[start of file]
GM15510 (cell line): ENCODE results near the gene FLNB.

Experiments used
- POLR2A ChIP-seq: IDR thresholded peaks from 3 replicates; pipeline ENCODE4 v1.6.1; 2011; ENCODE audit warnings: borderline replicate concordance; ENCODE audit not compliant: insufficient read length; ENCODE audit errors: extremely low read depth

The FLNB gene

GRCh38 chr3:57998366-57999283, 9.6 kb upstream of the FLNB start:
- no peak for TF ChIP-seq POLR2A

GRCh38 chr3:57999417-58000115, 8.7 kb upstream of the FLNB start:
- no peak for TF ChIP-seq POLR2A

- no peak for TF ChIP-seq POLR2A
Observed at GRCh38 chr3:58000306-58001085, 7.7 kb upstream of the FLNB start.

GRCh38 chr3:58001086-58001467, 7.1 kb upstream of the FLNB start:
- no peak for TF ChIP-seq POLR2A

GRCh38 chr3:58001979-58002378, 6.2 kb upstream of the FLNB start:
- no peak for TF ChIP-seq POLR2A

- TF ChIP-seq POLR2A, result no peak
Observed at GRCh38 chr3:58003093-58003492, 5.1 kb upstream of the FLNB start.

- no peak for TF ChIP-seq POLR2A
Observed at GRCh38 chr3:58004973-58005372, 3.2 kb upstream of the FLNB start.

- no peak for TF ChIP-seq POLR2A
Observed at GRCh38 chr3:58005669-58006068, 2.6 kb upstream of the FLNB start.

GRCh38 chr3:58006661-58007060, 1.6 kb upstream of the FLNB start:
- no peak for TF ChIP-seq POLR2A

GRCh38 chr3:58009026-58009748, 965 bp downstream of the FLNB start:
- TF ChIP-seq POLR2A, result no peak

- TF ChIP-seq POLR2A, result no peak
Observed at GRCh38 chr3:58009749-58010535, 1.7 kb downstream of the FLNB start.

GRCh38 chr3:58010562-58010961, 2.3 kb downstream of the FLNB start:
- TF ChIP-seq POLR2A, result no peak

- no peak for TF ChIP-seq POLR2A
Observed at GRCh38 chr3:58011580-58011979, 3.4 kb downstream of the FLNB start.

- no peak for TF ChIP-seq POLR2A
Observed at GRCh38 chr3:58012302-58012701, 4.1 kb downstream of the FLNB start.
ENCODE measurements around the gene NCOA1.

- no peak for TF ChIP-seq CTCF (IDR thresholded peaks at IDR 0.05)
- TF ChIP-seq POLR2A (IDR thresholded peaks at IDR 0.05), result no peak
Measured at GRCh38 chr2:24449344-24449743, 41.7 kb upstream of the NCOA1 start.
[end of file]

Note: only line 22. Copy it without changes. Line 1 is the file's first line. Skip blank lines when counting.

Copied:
- no peak for TF ChIP-seq POLR2A